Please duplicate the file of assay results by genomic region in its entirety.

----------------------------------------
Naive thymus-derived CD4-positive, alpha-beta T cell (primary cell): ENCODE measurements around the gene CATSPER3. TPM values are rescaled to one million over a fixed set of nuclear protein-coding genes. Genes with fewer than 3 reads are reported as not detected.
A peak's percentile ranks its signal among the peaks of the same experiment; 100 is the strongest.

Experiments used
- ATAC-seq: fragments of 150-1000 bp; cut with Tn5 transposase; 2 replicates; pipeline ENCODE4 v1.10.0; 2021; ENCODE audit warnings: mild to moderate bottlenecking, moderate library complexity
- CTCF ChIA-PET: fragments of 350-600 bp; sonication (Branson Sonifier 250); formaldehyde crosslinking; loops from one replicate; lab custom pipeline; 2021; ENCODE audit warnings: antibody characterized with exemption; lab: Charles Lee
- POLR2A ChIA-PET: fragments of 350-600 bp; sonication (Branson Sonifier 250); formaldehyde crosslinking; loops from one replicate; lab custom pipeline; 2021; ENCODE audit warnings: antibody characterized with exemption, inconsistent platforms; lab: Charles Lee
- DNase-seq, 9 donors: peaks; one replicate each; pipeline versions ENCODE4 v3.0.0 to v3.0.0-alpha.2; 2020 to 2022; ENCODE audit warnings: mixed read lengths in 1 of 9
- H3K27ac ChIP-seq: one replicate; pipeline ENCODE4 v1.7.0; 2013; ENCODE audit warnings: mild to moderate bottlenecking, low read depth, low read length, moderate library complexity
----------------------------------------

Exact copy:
Naive thymus-derived CD4-positive, alpha-beta T cell (primary cell): ENCODE measurements around the gene CATSPER3. TPM values are rescaled to one million over a fixed set of nuclear protein-coding genes. Genes with fewer than 3 reads are reported as not detected.
A peak's percentile ranks its signal among the peaks of the same experiment; 100 is the strongest.

Experiments used
- ATAC-seq: fragments of 150-1000 bp; cut with Tn5 transposase; 2 replicates; pipeline ENCODE4 v1.10.0; 2021; ENCODE audit warnings: mild to moderate bottlenecking, moderate library complexity
- CTCF ChIA-PET: fragments of 350-600 bp; sonication (Branson Sonifier 250); formaldehyde crosslinking; loops from one replicate; lab custom pipeline; 2021; ENCODE audit warnings: antibody characterized with exemption; lab: Charles Lee
- POLR2A ChIA-PET: fragments of 350-600 bp; sonication (Branson Sonifier 250); formaldehyde crosslinking; loops from one replicate; lab custom pipeline; 2021; ENCODE audit warnings: antibody characterized with exemption, inconsistent platforms; lab: Charles Lee
- DNase-seq, 9 donors: peaks; one replicate each; pipeline versions ENCODE4 v3.0.0 to v3.0.0-alpha.2; 2020 to 2022; ENCODE audit warnings: mixed read lengths in 1 of 9
- H3K27ac ChIP-seq: one replicate; pipeline ENCODE4 v1.7.0; 2013; ENCODE audit warnings: mild to moderate bottlenecking, low read depth, low read length, moderate library complexity